For every woman, mid-life can be an intimidating period. Menopause and Perimenopause cause hormone disruption, bringing about migraines, mood swings, and weight gain. From these feelings come depression, anxiety, and self-loathing. However, with health practitioner Lynne Wadsworth’s natural counseling and diets, taking control of your life has never been easier.
At certain points in our lives, our mind and body can transform into an uncomfortable state due to natural changes. From weight fluctuation to depression and anxiety, while these problems may seem separate from one another, they’re actually connected — which, depending on how you proceed, can be a positive or negative situation.
Indeed, having a lost and melancholy mindset can have grave impacts on your health and eating habits. Vice-versa, eating disorders and weight gain can cause damaging feelings of shame and disgust. Certainly, honing both these human components can feel like an insurmountable challenge, but for holistic health practitioner Lynne Wadsworth — the founder of Holistic Health and Wellness — this kind of life altering task has become the main focus of her program.
“The brain controls so much and helps us to balance in so many areas, and its main role is controlling digestion from things like swallowing to digestive enzymes,” Wadsworth explained. “If things are not right in that brain when it’s sending signals, then it very often will trigger emotional shifts that would cause people to have [problems] like irritable bowl, constipation, diarrhea, or different digestive issues.”
For Wadsworth, she knows this extremely well from experience. “I can only say I found this in my own life. The more I’ve eaten better and taken care of stress, relationships, and emotions, the gut hormones and the microbiome just become more cohesive, and you find yourself feeling better and you find yourself being where you should be. It’s just a fascinating link.”
While Wadsworth admitted that there are still plenty of answers left to uncover, she noted institutions like John Hopkins and Harvard are continuing research into this connection. “I really do think a lot of this starts with what’s going on in our gut, and it can often be something that is a key piece that’s missing when we look at the whole aspect of somebody’s health.”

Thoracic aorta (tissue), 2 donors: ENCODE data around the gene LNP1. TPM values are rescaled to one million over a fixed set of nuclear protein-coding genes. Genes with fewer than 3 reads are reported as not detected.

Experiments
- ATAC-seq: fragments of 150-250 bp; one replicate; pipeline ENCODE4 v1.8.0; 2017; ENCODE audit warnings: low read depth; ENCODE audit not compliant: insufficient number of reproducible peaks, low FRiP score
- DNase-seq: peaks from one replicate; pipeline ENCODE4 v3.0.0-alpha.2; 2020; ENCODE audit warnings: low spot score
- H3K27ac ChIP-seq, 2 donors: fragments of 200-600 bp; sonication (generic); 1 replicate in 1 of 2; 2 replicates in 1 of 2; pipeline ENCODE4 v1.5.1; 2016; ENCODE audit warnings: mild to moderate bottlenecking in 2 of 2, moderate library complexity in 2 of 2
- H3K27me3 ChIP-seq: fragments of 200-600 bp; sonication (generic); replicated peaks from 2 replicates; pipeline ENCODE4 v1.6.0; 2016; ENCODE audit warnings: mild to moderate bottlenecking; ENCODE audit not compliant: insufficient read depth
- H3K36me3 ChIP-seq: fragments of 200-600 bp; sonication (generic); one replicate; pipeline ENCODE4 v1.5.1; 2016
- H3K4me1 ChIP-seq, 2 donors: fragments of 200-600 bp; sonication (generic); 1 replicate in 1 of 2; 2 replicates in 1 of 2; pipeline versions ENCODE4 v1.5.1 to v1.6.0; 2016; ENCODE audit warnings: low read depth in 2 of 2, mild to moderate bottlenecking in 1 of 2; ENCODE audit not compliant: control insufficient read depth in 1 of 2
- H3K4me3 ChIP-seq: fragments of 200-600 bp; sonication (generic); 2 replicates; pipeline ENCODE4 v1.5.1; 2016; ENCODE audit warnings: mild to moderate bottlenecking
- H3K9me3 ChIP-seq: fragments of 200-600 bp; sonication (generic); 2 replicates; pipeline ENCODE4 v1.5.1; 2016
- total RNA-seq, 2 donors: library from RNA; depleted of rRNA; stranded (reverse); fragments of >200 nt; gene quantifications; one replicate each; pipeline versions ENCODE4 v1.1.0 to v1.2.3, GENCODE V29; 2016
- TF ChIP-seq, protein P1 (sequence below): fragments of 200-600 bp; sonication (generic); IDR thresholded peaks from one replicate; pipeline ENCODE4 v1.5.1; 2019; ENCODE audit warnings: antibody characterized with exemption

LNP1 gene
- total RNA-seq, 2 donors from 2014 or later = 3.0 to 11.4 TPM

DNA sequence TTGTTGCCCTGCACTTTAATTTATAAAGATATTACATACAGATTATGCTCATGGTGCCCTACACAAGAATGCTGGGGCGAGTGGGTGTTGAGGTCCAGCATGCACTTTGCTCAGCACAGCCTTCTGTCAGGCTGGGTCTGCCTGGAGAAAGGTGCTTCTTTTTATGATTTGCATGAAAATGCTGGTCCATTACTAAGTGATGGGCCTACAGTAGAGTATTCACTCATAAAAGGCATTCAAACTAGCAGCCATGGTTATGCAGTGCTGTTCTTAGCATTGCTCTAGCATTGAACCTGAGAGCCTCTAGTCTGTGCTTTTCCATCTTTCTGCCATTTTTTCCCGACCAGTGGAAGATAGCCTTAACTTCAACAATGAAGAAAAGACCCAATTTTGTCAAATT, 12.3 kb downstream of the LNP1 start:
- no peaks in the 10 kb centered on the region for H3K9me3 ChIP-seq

“If you learn those healthy lifestyle portions of it, you’ll normally shorten that span of time because you’re living the healthy life that’s making you feel better all the way through menopause.”
Wadsworth first began on the path of holistic health when she had trouble finding the right state of mind due to a myriad of struggles like chronic migraines, up and down weight gain, yo-yo dieting, anxiety, and high blood pressure and cholesterol. At one point, she would find herself tired constantly, resulting in instances like falling asleep at her desk at three in the afternoon.
“I just felt so bad all the time. I knew this just could not be the way we were meant to live. So I started doing some research [to see] if there was some kind of program or some kind of education, and that led me to the Institute for Integrative Nutrition.” There, Wadsworth would become board certified with the American Association of Drugless Practitioners, as well as going on to be a certified wellness cooking instructor, graduating from the Wellness Cooking Academy.
Thanks to that education and personal journey, Wadsworth has found plenty of opportunities to help others with similar challenges by offering one-on-one monthly mentorship coaching that is tailored to a client’s needs. In the program, Wadsworth focuses on a multitude of areas including mindset training, shopping makeovers, and health habit creations. In addition to her coaching — which also comes in group sessions — she teaches her audience about various topics with highly informative guests on her “Living Life Naturally” podcast.